Technoculture, Art and Games (TAG) is an interdisciplinary centre for research/ creation in game studies and design, digital culture and interactive art


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The IGDA Scholar Experience

Posted by wbarobinson

I look like a lady flower... sigh

Along with 4 other students, I was invited by the IGDA to come to their summit in Seattle, WA. With the first day’s four tracks being QA, Monetization, Entrpreneurship, and Community Development I felt a little out of place. This was a developer’s conference (hence the name) and although I was just as interested in games, this interest ran orthogonal to theirs. The barrier between us always positioned firmly between the valuation of learning to do and learning simplicitor. Regardless, my interest in the materiality of games (whatever that may be), and the structures that enable games to come about, kept me keenly focused on what everyone had to say. The second day went differently as tracks were about writing and special topics. It was there I heard Chris Bateman speak about Kendall Walton and analytic aesthetic philosophy with respect to play. He was a designer turned consultant who spent his spare time reading that which I studied and it was strange to see. I would never have imagined non-academics reading that stuff. Even more, his book on the topic is dated for publication in late october!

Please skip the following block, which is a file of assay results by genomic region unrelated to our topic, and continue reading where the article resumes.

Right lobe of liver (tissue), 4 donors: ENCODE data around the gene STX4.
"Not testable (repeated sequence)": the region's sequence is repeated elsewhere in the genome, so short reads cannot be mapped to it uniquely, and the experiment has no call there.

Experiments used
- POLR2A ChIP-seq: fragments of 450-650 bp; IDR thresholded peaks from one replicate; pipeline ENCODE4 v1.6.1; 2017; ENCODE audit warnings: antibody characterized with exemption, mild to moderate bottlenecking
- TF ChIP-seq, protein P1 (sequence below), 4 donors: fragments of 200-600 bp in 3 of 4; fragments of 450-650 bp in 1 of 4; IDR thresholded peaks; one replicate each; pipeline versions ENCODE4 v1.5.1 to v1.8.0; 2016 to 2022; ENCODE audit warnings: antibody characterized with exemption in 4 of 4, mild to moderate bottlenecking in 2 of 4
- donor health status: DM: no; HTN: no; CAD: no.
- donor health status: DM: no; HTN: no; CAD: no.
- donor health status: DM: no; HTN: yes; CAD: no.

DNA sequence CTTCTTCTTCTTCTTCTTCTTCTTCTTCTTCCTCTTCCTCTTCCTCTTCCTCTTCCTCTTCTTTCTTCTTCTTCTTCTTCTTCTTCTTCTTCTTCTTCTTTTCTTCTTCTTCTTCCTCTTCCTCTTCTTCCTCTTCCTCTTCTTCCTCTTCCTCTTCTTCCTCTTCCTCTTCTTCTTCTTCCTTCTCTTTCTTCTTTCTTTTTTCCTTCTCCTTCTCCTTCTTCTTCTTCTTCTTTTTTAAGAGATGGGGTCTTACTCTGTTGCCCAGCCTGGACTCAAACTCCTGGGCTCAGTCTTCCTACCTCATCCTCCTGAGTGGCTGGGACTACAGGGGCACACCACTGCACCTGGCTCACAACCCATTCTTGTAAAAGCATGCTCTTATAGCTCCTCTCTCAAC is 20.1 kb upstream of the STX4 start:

In addition to the summit, Casual Connect, a 3 day expo/meet-up/conference on casual games, ran in parallel. There, I saw LeVar Burton speak about his life and work… The rest was skipped for IGDA stuff. Although I did collect as much swag and free food/drink as I could.

The following three days were the most intriguing. As part of the scholarship program, Jack Bogdan, the IGDA’s head of Innovation, and Gordon Bellamy, it’s president, toured 7 game companies/ studios with us. While I signed more NDAs in that week then in my entire Life, I will say that each studio was extremely different. Some had bright offices, others dark. Some had thickly populated workspaces, others had more room, perhaps more than they needed. Some had rigorous work structures, others were based on self motivation. Some had community managers, in charge of making employees happy, others not at all. Some were hierarchically structured, others were flatter. It was enough to make me realize that game companies have very different philosophies and that these tend to mirror what it is they make. Its enough to contemplate all kinds of chickens and eggs.